Trying to follow news out of the Yahoo camp is like watching a singles tennis match at Wimbledon, constantly following the ball from one side of the court to the other. This week, Yahoo's latest announcement is that it is doubling the amount of paid maternity and paternity leave the tech company offers new parents. Mothers can take 16 weeks of paid leave with benefits, and fathers can take up to eight weeks, each time they have a new child via childbirth. Both parents receive eight weeks of paid leave for new children via adoption, foster child placement or surrogacy.
A month earlier, Marissa Mayer and her team drew criticism from many, including myself, about the elimination of its telecommuting program noting that it is shortsighted from a business perspective and devastating to internal morale. This was after Mayer's own two-week maternity leave riled the pundits and advocates for not setting a good example for workplace motherhood. And before that, she announced the addition of new employee perks such as free food and more "collaborative and cool" work spaces to boost productivity and good will. It has been a veritable tsunami of information relevant to a very small number of people in the grand scheme.
But while news like this may pertain to a finite group of professionals, we often consider the actions of a major U.S. corporation as a sort of pulse meter on the general current state of things -- for the good and the bad. Yahoo's announcement of its new maternity/paternity policies isn't a defining moment for the company, nor is it something that will stay in the news cycle for more than 48 hours. But it is a good thing. It is a step in the right direction for Yahoo internally, and it advances the necessary conversation around employee-focused workplaces.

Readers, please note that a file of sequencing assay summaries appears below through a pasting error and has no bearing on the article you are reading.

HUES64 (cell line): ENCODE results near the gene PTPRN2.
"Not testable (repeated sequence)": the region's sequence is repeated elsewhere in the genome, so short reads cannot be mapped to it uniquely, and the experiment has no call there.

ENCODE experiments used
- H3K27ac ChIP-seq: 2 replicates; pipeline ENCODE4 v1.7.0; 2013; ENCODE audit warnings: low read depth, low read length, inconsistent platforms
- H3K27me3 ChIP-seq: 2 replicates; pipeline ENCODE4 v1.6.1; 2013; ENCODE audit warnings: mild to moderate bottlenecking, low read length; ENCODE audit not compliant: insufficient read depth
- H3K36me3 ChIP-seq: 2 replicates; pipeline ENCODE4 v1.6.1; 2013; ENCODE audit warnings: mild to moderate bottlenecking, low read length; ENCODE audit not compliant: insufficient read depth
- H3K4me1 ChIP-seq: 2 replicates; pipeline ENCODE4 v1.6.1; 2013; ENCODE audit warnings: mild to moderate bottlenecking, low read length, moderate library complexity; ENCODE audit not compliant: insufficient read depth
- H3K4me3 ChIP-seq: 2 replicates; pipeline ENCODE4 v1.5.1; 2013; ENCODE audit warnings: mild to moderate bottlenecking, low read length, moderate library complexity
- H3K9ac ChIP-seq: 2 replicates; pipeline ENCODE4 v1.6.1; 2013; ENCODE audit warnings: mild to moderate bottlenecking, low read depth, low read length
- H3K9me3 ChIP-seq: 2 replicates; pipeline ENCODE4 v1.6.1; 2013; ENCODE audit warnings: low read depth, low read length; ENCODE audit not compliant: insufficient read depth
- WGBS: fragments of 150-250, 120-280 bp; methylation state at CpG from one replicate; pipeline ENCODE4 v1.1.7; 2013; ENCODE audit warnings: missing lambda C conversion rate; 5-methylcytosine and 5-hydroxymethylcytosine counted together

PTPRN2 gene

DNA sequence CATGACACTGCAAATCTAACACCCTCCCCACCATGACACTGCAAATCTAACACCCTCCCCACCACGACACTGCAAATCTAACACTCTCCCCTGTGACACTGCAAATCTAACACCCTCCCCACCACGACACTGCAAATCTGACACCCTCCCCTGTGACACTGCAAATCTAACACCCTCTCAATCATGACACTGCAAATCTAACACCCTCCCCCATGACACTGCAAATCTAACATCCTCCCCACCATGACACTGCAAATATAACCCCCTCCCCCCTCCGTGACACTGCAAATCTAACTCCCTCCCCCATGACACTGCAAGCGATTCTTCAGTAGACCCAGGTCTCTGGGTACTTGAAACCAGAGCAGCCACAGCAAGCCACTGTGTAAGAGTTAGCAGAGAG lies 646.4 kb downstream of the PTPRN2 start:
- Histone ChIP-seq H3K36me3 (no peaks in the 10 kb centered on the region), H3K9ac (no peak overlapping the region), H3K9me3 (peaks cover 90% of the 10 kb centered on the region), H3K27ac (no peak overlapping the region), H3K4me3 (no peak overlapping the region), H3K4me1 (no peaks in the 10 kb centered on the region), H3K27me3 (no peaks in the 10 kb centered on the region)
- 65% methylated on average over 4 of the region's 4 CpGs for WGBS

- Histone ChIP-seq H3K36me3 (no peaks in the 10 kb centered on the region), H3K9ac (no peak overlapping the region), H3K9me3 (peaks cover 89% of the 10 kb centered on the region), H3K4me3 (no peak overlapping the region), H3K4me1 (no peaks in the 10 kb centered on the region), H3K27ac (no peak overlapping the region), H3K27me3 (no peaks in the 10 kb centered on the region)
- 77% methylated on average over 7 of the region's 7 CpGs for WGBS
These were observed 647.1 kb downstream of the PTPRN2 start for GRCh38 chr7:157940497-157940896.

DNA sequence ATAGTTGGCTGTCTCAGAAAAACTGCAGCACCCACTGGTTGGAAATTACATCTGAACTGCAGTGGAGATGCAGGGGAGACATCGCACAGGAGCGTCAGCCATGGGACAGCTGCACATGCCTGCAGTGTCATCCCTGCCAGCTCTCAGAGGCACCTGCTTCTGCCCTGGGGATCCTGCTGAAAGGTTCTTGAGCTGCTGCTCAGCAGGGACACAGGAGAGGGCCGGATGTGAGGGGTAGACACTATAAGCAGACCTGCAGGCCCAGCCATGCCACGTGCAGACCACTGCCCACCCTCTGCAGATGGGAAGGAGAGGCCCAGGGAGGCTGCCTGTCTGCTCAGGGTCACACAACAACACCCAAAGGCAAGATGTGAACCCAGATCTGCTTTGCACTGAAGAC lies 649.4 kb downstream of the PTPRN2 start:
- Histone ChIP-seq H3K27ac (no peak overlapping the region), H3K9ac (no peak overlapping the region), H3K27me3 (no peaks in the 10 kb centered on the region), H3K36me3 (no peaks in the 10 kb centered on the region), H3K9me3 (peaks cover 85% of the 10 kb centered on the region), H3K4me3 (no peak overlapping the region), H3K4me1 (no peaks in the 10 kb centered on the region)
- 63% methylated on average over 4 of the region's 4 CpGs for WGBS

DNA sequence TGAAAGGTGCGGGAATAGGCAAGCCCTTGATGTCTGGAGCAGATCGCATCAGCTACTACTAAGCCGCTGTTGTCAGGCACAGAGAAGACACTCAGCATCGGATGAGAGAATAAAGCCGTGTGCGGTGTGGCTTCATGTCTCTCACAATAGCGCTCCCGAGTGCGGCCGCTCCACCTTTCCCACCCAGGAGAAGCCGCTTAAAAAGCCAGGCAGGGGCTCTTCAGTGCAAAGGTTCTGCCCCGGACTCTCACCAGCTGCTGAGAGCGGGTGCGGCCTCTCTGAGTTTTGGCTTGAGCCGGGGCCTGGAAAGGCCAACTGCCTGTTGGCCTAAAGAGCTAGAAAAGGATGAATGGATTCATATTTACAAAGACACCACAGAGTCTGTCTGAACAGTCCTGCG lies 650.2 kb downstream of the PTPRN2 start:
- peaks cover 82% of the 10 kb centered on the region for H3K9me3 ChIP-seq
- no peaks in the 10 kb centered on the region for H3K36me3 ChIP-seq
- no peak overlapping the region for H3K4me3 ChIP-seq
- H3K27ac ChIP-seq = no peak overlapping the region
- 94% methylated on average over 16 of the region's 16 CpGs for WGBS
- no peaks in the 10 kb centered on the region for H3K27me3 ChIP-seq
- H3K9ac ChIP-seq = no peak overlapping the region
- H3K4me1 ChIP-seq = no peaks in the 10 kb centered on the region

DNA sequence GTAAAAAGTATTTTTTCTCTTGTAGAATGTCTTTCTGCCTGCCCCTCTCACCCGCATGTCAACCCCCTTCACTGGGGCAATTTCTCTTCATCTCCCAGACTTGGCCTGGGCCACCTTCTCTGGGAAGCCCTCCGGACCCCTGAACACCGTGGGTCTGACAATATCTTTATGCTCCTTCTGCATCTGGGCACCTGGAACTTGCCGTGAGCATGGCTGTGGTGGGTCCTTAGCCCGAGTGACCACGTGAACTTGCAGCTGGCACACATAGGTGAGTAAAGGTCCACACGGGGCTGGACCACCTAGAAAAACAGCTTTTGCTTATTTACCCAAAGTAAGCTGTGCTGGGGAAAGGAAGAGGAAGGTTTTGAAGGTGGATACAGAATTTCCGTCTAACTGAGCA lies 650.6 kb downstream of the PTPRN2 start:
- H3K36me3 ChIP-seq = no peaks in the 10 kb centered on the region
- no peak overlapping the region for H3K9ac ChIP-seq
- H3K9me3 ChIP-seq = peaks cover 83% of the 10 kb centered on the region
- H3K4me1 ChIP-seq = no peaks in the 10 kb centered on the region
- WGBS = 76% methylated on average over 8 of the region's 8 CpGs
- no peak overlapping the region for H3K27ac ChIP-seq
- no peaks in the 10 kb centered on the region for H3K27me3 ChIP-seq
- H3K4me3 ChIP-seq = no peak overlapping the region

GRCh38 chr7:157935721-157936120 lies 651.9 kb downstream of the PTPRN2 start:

We should expect companies such as Yahoo and its Silicon Valley counterparts to drive innovation in ways other than technology. Progressive workplaces are better for the bottom line, better for employee retention, and better for fostering new ideas. The organizations recognizing these facts and working toward the implementation of programs that work in tandem with a changing workforce, should at least be acknowledged for their effort. But that really isn't what is happening here.
There is no denying that becoming a parent is a significant life change, and that parents make up a large sector of the workforce. Companies that are helping ease that transition will benefit from the loyalty that brings from employees. But so many of the comments I'm reading about Yahoo's announcement are expressing inequality and discrimination for employees without children. Given that each person within a company is different with varying needs and preferences (that change, by the way), it is impossible for every program to address the requirements of every employee.
Instead, employees that might not benefit directly and for the moment from a family policy like this one can focus on advocating for programs and policies that may be more geared to a different or expanded employee population. Perhaps employees with a 45+ minute commute can shift their workday by two hours to avoid rush hour on either end of the day. Or leaders can implement a different paid leave schedule for employees with eldercare responsibilities.
Yahoo is working to right a very big ship, and while some ideas have gone against the grain of what appears to be a strategic best practice, it does deserve to be acknowledged for something that it can build upon as a positive.